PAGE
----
I'm half surprised there wasn't some sort of scene in black and white at some point in this film to give at least a little bit of a nod to the crime noir genre. This film is bursting with top notch animation from start to finish that has really been Disney Animation's m.o. for the past couple of films. Not just focusing on character design and story, which were both good in this film, but the overall look and feel of a huge bustling city. Take Zootopia from this film or think about San Fansokyo from "Big Hero 6." Zootopia is divided into a ton of different areas for all different types of animals and we didn't even see them all in the film. What we did see looked fantastic. Downtown city life, rural farm land, a cold and snowy tundra, a glimpse of a desert, a lush rain forest and even a huge imposing waterfall complete with haunting fog. 

There's a bunch of different backdrops in the film and they all look good and work well within the confines of the story we're being told. The animation, design of the characters and everything going on around them was great as well. Buildings, cars, streets and the like all have a unique charm or feel to them in a given scene. There's humor in Judy meter maid cart, there a twinge of horror when Nick and Judy are in the icy cold limo and there bustling action in the subway car scene. This is amplified by the fact these animals look good. The fur, horns, hooves, tails, etc on a given animal look great, and even though most are wearing some form of clothing, you don't lose the sense they are animals underneath all of it. Judy and Nick stand out the most as you see them for most of the duration. They're never an eye sore, as most everything you see in this film looks polished. The voice acting is top notch as well and Goodwin and Bateman provide great depth to this bunny and fox combo. The additional voices such as Simmons, Elba, Tudyk, Jenny Slate, Tommy Chong and Octavia Spencer add depth to the supporting cast that has a lot of good moments throughout the film. Bonnie Hunt and Don Lake are awesome as Judy's parents too.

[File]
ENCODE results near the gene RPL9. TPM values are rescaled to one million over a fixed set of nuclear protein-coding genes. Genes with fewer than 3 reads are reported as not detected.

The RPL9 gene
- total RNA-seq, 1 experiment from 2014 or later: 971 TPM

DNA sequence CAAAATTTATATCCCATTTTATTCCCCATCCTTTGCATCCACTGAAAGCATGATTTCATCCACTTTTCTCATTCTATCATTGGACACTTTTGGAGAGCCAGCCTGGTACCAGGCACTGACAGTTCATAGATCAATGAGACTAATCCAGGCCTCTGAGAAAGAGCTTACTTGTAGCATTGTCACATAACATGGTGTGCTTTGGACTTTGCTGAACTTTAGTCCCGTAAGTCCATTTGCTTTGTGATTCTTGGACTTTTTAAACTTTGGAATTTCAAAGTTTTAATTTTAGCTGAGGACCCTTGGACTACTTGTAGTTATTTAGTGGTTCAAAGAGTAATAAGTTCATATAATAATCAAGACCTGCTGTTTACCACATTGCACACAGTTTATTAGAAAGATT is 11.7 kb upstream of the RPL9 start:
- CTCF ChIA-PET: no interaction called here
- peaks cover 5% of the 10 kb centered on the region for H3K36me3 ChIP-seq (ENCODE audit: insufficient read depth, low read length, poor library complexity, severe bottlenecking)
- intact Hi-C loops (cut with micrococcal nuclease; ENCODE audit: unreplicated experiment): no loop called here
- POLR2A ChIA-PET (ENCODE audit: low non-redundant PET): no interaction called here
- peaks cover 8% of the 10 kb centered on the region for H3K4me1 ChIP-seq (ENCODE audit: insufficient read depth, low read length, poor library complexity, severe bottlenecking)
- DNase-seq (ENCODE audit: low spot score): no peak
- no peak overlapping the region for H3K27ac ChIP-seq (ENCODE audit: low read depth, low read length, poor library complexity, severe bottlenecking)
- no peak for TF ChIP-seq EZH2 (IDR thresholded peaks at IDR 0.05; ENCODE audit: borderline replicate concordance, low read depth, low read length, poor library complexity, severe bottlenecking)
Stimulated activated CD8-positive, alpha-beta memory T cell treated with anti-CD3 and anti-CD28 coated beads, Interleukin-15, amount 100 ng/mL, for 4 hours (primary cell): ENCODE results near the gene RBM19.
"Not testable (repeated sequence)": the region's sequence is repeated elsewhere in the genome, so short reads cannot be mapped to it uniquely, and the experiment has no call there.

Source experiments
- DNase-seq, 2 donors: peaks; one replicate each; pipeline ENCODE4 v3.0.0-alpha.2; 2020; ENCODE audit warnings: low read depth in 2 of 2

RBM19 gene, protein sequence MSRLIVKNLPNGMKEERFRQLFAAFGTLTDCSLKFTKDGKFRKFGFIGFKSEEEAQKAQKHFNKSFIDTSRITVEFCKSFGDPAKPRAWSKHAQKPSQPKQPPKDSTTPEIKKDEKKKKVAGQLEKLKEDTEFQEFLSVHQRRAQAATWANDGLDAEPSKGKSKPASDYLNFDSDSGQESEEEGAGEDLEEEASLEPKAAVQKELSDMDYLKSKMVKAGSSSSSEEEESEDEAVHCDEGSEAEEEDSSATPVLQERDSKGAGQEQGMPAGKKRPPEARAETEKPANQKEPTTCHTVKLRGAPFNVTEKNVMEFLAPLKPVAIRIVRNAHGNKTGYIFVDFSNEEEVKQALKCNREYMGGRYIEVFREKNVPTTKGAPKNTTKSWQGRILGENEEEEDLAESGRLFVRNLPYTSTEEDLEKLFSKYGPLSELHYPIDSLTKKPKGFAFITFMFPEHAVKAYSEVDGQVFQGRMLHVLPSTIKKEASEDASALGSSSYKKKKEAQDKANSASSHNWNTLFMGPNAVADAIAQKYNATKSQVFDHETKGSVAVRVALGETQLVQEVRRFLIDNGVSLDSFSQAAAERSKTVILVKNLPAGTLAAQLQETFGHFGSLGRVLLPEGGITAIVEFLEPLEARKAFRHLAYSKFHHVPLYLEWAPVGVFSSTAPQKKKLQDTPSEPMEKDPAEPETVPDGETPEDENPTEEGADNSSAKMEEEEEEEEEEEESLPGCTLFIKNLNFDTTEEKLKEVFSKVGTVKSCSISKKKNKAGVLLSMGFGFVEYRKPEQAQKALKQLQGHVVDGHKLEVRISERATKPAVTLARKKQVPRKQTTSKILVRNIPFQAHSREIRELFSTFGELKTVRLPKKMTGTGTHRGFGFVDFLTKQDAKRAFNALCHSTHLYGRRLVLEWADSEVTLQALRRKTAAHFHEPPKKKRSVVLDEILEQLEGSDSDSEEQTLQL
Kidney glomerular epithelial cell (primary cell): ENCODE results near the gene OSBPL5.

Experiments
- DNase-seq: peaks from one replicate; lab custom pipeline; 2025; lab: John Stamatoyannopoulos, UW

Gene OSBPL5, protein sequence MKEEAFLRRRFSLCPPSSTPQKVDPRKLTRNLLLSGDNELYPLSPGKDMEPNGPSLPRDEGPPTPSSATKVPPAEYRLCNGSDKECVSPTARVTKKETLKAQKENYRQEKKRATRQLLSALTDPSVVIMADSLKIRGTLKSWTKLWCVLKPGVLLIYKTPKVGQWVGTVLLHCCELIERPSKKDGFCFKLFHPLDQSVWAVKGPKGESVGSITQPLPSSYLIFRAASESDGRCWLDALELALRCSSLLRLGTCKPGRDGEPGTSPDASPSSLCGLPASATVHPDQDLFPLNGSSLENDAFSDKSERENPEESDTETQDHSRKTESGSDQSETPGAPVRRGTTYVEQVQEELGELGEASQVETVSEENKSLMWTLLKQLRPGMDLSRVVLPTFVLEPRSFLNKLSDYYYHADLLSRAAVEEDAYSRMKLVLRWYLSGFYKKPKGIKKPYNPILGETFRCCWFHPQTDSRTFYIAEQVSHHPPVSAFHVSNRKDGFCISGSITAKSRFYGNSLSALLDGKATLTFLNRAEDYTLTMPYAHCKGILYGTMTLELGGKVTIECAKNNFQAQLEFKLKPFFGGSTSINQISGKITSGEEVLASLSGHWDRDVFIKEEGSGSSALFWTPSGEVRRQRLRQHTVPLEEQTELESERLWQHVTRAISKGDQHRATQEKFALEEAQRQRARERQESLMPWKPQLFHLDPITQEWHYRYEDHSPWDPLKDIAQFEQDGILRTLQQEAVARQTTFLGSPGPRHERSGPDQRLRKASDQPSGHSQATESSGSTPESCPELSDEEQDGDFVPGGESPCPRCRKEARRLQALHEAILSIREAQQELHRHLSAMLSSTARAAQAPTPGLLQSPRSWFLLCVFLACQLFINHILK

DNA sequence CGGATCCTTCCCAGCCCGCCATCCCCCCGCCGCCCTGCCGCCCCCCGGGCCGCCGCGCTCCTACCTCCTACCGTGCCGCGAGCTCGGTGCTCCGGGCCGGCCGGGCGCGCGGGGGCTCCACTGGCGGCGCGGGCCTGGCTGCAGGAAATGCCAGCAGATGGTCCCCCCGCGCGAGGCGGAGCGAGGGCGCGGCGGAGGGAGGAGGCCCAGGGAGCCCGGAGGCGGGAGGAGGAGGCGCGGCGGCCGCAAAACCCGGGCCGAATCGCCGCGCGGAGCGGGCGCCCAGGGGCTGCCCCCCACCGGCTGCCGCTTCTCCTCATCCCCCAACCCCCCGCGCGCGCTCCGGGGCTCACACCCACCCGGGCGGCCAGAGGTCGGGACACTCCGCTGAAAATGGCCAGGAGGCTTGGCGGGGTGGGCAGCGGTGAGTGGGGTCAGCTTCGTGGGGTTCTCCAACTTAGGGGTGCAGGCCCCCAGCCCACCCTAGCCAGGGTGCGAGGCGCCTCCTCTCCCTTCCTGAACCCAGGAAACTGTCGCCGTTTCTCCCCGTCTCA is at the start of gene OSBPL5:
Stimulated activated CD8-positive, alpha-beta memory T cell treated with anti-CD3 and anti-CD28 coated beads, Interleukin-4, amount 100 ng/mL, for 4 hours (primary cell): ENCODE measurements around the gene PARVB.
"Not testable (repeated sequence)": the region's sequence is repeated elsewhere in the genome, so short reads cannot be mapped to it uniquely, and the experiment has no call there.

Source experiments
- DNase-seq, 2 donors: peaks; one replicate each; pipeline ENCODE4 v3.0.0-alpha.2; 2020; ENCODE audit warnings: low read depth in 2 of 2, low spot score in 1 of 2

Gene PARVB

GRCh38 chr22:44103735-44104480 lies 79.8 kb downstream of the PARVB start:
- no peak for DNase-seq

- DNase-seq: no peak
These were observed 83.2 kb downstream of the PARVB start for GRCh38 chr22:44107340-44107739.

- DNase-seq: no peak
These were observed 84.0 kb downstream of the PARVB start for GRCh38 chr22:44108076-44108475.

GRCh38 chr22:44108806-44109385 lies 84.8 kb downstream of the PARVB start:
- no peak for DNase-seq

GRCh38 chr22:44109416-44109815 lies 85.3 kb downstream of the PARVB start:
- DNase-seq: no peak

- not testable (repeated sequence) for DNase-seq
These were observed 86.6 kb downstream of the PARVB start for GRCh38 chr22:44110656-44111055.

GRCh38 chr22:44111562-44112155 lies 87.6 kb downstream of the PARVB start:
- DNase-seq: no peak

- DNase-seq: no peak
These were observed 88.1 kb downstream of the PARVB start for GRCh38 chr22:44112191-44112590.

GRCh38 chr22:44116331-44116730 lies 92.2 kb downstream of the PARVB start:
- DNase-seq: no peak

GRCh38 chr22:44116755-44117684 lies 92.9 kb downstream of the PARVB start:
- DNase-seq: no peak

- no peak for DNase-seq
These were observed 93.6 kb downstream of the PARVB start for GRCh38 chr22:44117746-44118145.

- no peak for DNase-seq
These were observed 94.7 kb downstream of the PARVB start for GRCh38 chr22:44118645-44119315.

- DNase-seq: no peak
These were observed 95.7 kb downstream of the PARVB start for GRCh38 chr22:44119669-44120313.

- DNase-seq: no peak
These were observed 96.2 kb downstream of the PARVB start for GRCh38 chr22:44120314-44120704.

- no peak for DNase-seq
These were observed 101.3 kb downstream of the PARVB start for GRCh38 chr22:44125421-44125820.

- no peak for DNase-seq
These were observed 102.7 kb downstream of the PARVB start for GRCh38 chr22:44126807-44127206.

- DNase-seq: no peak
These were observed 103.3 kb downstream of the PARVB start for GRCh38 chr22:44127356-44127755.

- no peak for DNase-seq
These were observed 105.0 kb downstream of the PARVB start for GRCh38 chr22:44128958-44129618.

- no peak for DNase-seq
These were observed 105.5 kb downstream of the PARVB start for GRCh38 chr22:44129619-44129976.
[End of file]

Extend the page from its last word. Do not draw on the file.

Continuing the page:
The story itself is pretty engaging as well. Beyond the main plot, there's a lot of things Disney likes to sneak in for parents to notice or lessons that we all can learn from. Starting with the plot and throwing things in, the mystery aspect, with the double twist was done pretty well. Though it felt a little rushed moving towards the final act, the pay off and ending scenes were really good. The humor, songs and colorful animation will keep the kids happy, while the adults have a pretty fun mystery to try and unravel. There are chase scenes, running gags, nods to horror, Breaking Bad and The Godfather, all while keeping the colorful theme of entertaining everyone from start to finish.